Just a few weeks ago Utah took the plunge to strategically test new legal services delivery models to open access to courts and justice in the state. I’d wondered who would be next. I didn’t have to wait long.
Arizona, another pioneer in exploring A2J solutions, skipped the sandbox approach, and jumped ahead to become the first state to allow nonlawyer ownership of law firms.
Whether this move by Arizona will actually lead to greater access to justice remains to be seen. That said, opening the marketplace and breaking the practicing bar’s monopoly on the delivery of legal services holds much promise.
A unanimous Arizona Supreme Court on Aug. 27 ordered the legal ethics rule 5.4 prohibited nonlawyers from having an economic interest in law firms. The order adopts recommendations by its Task Force on the Delivery of Legal Services, which sought to reform the legal regulatory structure while maintaining public protections.
This could open the door for lower cost delivery methods for a host of issues that many lawyers aren’t handling now because doing so isn’t profitable.
As Arizona Supreme Court Chief Justice Robert Brutinel said, “the court’s goal is to improve access to justice and to encourage innovation in the delivery of legal services. The work of the task force adopted by the court will make it possible for more people to access affordable legal services and for more individuals and families to get legal advice and help.”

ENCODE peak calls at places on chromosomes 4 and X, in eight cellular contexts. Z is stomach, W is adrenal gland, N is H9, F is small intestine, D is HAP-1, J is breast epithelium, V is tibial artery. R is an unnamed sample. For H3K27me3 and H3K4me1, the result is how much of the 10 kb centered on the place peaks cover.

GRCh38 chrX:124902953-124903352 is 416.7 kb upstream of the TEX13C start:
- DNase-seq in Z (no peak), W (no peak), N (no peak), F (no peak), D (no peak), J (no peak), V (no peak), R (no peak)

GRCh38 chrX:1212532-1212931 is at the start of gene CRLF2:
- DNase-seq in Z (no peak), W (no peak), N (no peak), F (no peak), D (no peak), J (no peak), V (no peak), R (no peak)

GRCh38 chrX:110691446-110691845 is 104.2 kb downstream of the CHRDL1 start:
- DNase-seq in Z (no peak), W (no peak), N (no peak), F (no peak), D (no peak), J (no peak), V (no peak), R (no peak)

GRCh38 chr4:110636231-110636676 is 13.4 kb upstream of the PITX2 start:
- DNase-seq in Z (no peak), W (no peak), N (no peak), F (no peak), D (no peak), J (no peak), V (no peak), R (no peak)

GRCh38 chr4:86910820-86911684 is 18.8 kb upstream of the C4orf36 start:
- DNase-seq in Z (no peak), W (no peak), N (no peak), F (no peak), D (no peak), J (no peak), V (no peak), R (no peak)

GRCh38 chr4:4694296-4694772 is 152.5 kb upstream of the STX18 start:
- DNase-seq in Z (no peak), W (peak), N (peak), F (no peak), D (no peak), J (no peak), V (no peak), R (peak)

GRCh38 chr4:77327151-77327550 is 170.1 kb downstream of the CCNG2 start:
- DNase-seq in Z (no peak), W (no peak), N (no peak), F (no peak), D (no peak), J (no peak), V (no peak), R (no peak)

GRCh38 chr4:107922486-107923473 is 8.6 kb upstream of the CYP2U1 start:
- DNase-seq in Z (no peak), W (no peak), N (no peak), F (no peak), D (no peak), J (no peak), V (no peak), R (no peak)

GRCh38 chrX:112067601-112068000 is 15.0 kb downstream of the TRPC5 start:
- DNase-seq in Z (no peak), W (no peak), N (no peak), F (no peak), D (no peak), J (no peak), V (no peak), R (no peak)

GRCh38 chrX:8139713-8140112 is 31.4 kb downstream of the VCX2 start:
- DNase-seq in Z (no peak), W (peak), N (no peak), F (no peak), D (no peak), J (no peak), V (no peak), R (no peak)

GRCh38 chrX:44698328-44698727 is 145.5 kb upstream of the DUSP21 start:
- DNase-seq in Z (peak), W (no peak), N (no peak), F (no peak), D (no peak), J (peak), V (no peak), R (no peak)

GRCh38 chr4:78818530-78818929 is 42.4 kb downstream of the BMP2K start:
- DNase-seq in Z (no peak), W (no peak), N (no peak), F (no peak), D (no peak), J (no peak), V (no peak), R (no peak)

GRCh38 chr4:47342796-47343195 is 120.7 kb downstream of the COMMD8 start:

Brutinel further noted that the new rules “will promote business innovation in providing legal services at affordable prices.”
Of course this also offers the BigFour accounting giants an inroad to compete directly with law firms. The large accountancies already have thousands of lawyers in their ranks. But those lawyers aren’t allowed to compete directly for legal work. It could certainly be attractive for a larger corporation to consolidate their financial, business services, and legal services to a single accounting agency and possibly a small circle of law.
That’s an interesting possibility. Though again, my interest is less about the large company consumers of legal services and more about the legal services delivered to low to moderate-income individuals, families and businesses.
The current justice system is byzantine and opaque. My hope is that nonlawyers will be able to inject some creativity, plain language, and common sense approaches to help individuals navigate their legal issues.
The Arizona Supreme Court didn’t just open the floodgates. There is a new regulatory process to license Alternative Business Structures and legal paraprofessionals to begin offering limited legal services in the areas of administrative law, family law, debt collection, and landlord-tenant disputes. Notably, Arizona learned a lesson from Washington state, which abandoned its limited license legal technicians program in June.
Instead, Arizona broadened the subject matter services and lowered the proficiency requirements. “In many ways, LPs would be the legal system’s equivalent of a nurse practitioner in the medical field,” the court’s news release stated. These LPs will still need to meet education requirements, pass a character and fitness process, and be subject to the same discipline as lawyers.
I expect this will not lead to less work for lawyers, but rather more meaningful work. Less rote work, and more advising, strategizing and problem solving.
The LPs will be able to provide services at rates more reasonable for low- and moderate-income Arizonans.
Now that Utah and Arizona have taken major leaps, who’s next? California is certainly poised to make some radical changes. So is Washington, D.C., and possibly Illinois. But I could see Florida, Colorado, and maybe even Michigan jump into the sandbox sooner than later.